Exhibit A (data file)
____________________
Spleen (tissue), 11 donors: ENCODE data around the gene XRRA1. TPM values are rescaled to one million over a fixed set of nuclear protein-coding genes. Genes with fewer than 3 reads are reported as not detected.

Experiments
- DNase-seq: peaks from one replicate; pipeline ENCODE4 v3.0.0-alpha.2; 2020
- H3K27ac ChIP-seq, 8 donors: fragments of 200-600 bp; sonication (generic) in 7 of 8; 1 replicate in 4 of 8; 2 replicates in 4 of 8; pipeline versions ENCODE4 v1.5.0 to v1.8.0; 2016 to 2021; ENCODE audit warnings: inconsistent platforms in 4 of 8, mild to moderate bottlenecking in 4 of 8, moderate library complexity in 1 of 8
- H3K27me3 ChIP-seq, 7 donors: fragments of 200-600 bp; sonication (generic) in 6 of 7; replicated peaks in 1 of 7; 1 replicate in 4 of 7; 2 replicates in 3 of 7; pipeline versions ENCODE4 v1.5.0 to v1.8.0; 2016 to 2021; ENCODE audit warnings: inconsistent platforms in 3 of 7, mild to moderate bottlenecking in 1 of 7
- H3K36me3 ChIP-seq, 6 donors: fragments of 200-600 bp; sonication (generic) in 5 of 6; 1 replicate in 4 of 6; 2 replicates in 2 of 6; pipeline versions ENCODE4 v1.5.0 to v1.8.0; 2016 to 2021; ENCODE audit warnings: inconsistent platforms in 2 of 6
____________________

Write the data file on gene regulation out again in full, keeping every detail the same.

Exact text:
Spleen (tissue), 11 donors: ENCODE data around the gene XRRA1. TPM values are rescaled to one million over a fixed set of nuclear protein-coding genes. Genes with fewer than 3 reads are reported as not detected.

Experiments
- DNase-seq: peaks from one replicate; pipeline ENCODE4 v3.0.0-alpha.2; 2020
- H3K27ac ChIP-seq, 8 donors: fragments of 200-600 bp; sonication (generic) in 7 of 8; 1 replicate in 4 of 8; 2 replicates in 4 of 8; pipeline versions ENCODE4 v1.5.0 to v1.8.0; 2016 to 2021; ENCODE audit warnings: inconsistent platforms in 4 of 8, mild to moderate bottlenecking in 4 of 8, moderate library complexity in 1 of 8
- H3K27me3 ChIP-seq, 7 donors: fragments of 200-600 bp; sonication (generic) in 6 of 7; replicated peaks in 1 of 7; 1 replicate in 4 of 7; 2 replicates in 3 of 7; pipeline versions ENCODE4 v1.5.0 to v1.8.0; 2016 to 2021; ENCODE audit warnings: inconsistent platforms in 3 of 7, mild to moderate bottlenecking in 1 of 7
- H3K36me3 ChIP-seq, 6 donors: fragments of 200-600 bp; sonication (generic) in 5 of 6; 1 replicate in 4 of 6; 2 replicates in 2 of 6; pipeline versions ENCODE4 v1.5.0 to v1.8.0; 2016 to 2021; ENCODE audit warnings: inconsistent platforms in 2 of 6